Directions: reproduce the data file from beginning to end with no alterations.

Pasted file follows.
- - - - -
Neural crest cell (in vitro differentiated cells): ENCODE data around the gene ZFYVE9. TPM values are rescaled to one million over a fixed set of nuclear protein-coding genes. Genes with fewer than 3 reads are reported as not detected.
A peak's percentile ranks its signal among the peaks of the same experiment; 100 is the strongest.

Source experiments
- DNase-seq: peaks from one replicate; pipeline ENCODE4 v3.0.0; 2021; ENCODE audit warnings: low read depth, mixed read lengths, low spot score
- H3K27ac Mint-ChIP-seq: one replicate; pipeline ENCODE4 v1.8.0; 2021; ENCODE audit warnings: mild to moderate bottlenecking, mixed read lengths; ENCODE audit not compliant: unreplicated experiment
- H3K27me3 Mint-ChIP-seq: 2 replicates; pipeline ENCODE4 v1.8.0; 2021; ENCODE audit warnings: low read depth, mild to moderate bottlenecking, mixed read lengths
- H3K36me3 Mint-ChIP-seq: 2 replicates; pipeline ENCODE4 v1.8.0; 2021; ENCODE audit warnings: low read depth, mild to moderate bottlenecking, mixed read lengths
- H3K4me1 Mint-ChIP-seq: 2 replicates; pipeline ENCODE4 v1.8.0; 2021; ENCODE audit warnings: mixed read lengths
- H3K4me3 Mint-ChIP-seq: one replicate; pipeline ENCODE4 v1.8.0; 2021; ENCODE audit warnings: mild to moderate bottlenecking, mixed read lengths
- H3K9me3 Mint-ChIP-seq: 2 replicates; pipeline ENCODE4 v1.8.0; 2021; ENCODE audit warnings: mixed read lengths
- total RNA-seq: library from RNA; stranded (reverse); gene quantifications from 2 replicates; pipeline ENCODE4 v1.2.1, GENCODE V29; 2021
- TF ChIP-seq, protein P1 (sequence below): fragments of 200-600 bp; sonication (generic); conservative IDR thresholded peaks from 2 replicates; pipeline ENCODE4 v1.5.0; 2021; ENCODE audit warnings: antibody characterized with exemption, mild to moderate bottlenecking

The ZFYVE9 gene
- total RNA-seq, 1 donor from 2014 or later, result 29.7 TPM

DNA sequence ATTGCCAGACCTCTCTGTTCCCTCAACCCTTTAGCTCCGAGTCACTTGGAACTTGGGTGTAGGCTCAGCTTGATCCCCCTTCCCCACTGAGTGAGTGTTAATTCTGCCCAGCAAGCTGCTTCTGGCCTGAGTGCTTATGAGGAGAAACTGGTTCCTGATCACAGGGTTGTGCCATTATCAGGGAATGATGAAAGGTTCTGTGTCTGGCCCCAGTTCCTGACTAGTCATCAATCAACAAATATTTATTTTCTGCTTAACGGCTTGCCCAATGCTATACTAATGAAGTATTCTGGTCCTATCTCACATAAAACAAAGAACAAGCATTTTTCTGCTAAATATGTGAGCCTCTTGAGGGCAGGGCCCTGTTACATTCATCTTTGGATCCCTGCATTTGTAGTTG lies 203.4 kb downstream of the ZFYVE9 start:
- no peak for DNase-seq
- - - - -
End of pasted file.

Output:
Neural crest cell (in vitro differentiated cells): ENCODE data around the gene ZFYVE9. TPM values are rescaled to one million over a fixed set of nuclear protein-coding genes. Genes with fewer than 3 reads are reported as not detected.
A peak's percentile ranks its signal among the peaks of the same experiment; 100 is the strongest.

Source experiments
- DNase-seq: peaks from one replicate; pipeline ENCODE4 v3.0.0; 2021; ENCODE audit warnings: low read depth, mixed read lengths, low spot score
- H3K27ac Mint-ChIP-seq: one replicate; pipeline ENCODE4 v1.8.0; 2021; ENCODE audit warnings: mild to moderate bottlenecking, mixed read lengths; ENCODE audit not compliant: unreplicated experiment
- H3K27me3 Mint-ChIP-seq: 2 replicates; pipeline ENCODE4 v1.8.0; 2021; ENCODE audit warnings: low read depth, mild to moderate bottlenecking, mixed read lengths
- H3K36me3 Mint-ChIP-seq: 2 replicates; pipeline ENCODE4 v1.8.0; 2021; ENCODE audit warnings: low read depth, mild to moderate bottlenecking, mixed read lengths
- H3K4me1 Mint-ChIP-seq: 2 replicates; pipeline ENCODE4 v1.8.0; 2021; ENCODE audit warnings: mixed read lengths
- H3K4me3 Mint-ChIP-seq: one replicate; pipeline ENCODE4 v1.8.0; 2021; ENCODE audit warnings: mild to moderate bottlenecking, mixed read lengths
- H3K9me3 Mint-ChIP-seq: 2 replicates; pipeline ENCODE4 v1.8.0; 2021; ENCODE audit warnings: mixed read lengths
- total RNA-seq: library from RNA; stranded (reverse); gene quantifications from 2 replicates; pipeline ENCODE4 v1.2.1, GENCODE V29; 2021
- TF ChIP-seq, protein P1 (sequence below): fragments of 200-600 bp; sonication (generic); conservative IDR thresholded peaks from 2 replicates; pipeline ENCODE4 v1.5.0; 2021; ENCODE audit warnings: antibody characterized with exemption, mild to moderate bottlenecking

The ZFYVE9 gene
- total RNA-seq, 1 donor from 2014 or later, result 29.7 TPM

DNA sequence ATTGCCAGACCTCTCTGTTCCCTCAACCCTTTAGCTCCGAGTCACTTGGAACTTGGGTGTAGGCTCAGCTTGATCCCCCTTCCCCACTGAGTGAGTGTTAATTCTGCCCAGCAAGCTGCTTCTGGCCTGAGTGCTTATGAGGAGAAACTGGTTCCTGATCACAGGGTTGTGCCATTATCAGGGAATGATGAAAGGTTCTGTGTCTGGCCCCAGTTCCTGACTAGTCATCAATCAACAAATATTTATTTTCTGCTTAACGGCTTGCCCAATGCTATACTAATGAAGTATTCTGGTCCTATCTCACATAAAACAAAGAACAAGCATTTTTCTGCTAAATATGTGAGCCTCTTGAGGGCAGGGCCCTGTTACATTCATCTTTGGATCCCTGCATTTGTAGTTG lies 203.4 kb downstream of the ZFYVE9 start:
- no peak for DNase-seq